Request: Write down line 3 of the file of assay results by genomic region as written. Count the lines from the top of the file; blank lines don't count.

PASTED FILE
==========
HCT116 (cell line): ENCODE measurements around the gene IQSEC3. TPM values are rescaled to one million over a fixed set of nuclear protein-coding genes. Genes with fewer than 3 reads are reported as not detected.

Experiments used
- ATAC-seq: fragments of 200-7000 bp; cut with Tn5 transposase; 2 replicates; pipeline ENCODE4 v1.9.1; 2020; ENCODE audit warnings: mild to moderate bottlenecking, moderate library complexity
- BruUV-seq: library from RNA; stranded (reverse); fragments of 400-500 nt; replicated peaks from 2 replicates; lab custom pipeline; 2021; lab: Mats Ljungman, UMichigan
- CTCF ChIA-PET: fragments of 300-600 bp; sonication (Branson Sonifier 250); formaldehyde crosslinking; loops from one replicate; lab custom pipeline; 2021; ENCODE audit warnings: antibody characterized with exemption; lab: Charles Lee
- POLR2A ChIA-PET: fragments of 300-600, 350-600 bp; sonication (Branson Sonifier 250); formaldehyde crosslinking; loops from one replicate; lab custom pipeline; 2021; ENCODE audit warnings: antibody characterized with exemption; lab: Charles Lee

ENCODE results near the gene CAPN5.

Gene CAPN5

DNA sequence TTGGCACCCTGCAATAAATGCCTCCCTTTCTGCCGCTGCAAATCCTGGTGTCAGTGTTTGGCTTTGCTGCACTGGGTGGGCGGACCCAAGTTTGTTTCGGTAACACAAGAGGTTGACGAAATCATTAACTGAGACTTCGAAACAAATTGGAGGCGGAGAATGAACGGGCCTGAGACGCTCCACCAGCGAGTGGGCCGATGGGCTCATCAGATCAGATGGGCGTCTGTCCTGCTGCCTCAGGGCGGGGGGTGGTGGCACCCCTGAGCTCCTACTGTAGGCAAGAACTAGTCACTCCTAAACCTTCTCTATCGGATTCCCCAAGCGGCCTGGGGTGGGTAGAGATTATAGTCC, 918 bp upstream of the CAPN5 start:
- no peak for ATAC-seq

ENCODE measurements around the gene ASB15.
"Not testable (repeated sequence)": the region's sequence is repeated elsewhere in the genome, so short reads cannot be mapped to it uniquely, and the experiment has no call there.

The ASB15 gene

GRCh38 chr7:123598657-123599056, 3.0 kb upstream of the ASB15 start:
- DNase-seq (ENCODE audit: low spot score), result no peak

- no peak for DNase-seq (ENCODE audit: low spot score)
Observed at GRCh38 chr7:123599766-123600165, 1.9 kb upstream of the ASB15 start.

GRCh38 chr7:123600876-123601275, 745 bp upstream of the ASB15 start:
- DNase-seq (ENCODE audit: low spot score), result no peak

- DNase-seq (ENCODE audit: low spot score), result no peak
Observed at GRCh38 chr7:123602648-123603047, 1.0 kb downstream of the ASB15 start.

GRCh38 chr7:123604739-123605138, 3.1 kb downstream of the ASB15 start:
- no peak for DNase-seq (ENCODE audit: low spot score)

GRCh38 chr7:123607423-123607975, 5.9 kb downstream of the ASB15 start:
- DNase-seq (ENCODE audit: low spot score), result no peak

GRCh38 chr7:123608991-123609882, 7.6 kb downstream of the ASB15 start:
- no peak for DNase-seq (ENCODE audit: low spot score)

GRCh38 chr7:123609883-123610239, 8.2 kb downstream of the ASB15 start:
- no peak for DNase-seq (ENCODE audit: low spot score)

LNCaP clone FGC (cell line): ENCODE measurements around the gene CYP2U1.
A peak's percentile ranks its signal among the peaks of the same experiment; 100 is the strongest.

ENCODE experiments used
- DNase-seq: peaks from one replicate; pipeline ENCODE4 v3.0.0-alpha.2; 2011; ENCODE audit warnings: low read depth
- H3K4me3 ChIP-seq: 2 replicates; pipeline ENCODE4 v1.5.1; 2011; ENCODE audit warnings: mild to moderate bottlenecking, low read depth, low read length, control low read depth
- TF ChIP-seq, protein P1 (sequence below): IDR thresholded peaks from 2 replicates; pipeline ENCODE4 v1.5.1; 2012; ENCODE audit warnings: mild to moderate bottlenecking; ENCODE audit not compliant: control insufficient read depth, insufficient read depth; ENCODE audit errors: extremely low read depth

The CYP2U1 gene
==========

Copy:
- ATAC-seq: fragments of 200-7000 bp; cut with Tn5 transposase; 2 replicates; pipeline ENCODE4 v1.9.1; 2020; ENCODE audit warnings: mild to moderate bottlenecking, moderate library complexity